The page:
Conflict of Interests

The author has no financial conflicts of interest to declare.

Fig 1.

Figure 1.Schematic diagram showing how caffeine and its related drugs affect Pkc1-Mpk1 kinase pathway, Tor1-mediated signaling, and Tel1/Mec1 (ATM/ATR in mammals)-mediated damage checkpoint responses by inhibiting PI3K-related protein kinases in S. cerevisiae cells. Proteins mainly localized to cell wall and outer membrane are colored in green; cytoplasm in yellow; and nucleus in orange. G2; cell cycle phase Gap 2, M; mitosis.
Journal of Microbiology and Biotechnology 2021; 31: 171-180https://doi.org/10.4014/jmb.2011.11042

Fig 2.

Figure 2.Schematic model showing major steps in inositol pyrophosphate (PP-IP) metabolism and enzymes catalyzing each converting step in S. cerevisiae. PP-IPs and their metabolizing enzymes regulate a variety of biological processes as shown in (a)~(d). Caffeine inhibition of Tel1 and Mec1 activity seems to be mediated by PP-IP4.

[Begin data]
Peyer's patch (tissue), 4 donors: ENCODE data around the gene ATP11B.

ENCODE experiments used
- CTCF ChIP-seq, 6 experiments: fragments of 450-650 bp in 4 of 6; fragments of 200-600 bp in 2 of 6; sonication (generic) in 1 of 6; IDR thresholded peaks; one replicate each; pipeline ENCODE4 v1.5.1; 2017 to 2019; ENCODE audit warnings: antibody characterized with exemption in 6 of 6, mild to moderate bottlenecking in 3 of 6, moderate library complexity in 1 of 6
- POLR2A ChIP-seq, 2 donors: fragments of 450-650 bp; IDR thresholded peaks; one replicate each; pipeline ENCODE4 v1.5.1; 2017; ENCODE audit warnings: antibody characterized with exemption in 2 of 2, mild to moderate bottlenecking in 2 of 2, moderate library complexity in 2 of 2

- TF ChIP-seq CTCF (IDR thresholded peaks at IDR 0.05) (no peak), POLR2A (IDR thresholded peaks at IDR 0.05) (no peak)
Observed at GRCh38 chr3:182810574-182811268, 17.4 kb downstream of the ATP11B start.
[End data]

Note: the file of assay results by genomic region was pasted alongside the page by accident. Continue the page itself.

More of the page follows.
Journal of Microbiology and Biotechnology 2021; 31: 171-180https://doi.org/10.4014/jmb.2011.11042

Fig 3.

Figure 3.Inhibitory effects of caffeine on various DNA damage repair proteins. Caffeine inhibits repair of pyrimidine dimers interfering with the binding of DNA photolyase and UvrA to damaged DNA lesions. Caffeine also inhibits several pivotal steps in HR pathway by removing Sae2 and Dna2 nucleases, and by promoting non-productive Rad51 nucleofilament formation.
Journal of Microbiology and Biotechnology 2021; 31: 171-180https://doi.org/10.4014/jmb.2011.11042

Fig 4.

Figure 4.Effects of caffeine and its structurally-related compounds on gene targeting efficiency via Rad51-mediated homologous recombination. Methylxanthines, but not xanthines with no alkyl groups, suppress Rad51-mediated D-loop formation and strand exchange.
Journal of Microbiology and Biotechnology 2021; 31: 171-180https://doi.org/10.4014/jmb.2011.11042